Highlights from ServDes Copenhagen
AS THE CURTAIN FALLS....
Christian Bason’s honest reflection to open the conference, that it is easier to preach than practice set the tone for the three days, as did his call to action for all conference presenters to think hard about the applicability of their work.
Designers as cartographers?
A session at the Danish Design Centre (if you haven’t heard about them it is worth looking up – a government funded body dedicated to experimenting with how design can help business) explored the use of visualisation and mapping in everything from simple service design to clinical pathways. An interesting conception of the designer as a “wayfinder” – mapping the course when the end destination is not known.
A different take on human centred design
The thought provoking session of by Jos van Leeuwen on the use of human themes in governance design. Organising research and enquiry around themes such as happiness and fear were used to create principles to reframe public accountability. With the next stage of the project to come, will be interesting to see the practical application of their work.
An evolution of participatory democracy
The powerful story of the Living Lab the Neighbourhood in Malmo was a reminder of the normative reason to look to stretch design techniques (or revitalise design thinking) for the purpose of social innovation. Pers Anders Hillgren’s humble retelling of his team’s persistent small scale interventions to find a way through the complex problems facing Malmo, put all the discussion of tools and techniques into the harsh perspective of the real.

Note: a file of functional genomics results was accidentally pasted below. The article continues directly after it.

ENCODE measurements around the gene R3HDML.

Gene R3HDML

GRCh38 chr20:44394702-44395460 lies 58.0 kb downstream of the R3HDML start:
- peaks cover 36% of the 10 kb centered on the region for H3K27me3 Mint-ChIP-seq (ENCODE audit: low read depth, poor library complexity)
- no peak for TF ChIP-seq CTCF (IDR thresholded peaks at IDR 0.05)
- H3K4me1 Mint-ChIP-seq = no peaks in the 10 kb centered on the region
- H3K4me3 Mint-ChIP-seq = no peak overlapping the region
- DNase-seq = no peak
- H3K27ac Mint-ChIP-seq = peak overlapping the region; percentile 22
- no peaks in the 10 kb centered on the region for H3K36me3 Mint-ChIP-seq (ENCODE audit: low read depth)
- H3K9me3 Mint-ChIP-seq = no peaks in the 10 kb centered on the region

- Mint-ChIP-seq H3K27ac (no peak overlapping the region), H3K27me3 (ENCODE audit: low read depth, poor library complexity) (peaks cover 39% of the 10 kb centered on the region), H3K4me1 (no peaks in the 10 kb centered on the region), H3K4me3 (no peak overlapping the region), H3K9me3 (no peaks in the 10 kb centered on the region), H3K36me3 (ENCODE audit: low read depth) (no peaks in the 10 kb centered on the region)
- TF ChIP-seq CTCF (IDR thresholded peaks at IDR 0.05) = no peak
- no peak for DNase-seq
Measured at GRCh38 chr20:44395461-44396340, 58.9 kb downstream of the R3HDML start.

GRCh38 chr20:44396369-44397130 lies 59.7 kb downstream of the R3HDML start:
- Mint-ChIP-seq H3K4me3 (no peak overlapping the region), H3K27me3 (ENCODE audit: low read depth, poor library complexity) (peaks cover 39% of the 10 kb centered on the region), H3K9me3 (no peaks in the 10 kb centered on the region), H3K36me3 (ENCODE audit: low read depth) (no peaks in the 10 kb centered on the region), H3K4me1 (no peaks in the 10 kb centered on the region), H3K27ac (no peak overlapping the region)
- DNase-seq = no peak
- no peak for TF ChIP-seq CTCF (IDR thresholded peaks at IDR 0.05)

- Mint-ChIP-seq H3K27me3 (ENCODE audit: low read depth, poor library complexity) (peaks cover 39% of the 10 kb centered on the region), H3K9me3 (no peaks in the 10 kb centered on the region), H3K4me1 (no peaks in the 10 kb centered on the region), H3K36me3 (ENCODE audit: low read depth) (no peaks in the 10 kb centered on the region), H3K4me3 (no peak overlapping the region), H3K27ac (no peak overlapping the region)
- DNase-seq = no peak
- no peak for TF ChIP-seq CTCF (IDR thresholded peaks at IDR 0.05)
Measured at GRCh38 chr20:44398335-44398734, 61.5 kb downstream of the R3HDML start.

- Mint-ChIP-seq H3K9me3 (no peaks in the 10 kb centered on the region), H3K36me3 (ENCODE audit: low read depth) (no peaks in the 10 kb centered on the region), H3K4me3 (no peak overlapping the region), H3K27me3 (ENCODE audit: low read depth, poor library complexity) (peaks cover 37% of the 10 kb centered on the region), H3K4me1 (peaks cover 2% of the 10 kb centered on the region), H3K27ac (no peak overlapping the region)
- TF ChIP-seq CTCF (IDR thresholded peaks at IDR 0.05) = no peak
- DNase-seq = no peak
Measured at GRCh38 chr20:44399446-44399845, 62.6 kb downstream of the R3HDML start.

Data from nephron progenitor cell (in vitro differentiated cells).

Design practices in policy making
Jocelyn Bailey challenged the design community: Do we really understand what we are meddling with as we enthusiastically inject design methods deeply into our democratic institutions? Given the proliferation of “labs” in central government bureaucracies it is certainly a question worth asking.
Apparently it pays to fail
Asbjorn Folstad and Knut Kvale entertained us with their exploration into The Service Recovery Paradox. Why is there often an increase in customer satisfaction after a service failure? Their proposition, that the recovery event becomes a memorable moment that shapes the customers perspective of the brand more powerfully than the planned service raises many possibilities, from the mischievous to serious.
The curtain falls
The service design discipline is an emerging field of academic study. Conversely, the proliferation of service design roles, functions and consultancies in all sectors shows an appetite for whatever it is we consider ‘service design’. There is a question, at least in my mind, as to whether service design needs to become a deep academic field of its own or if it is all the more powerful as a set of unifying tools and methods that unite multi disciplinary fields around areas of social importance.
Visit the ServDes website for more details.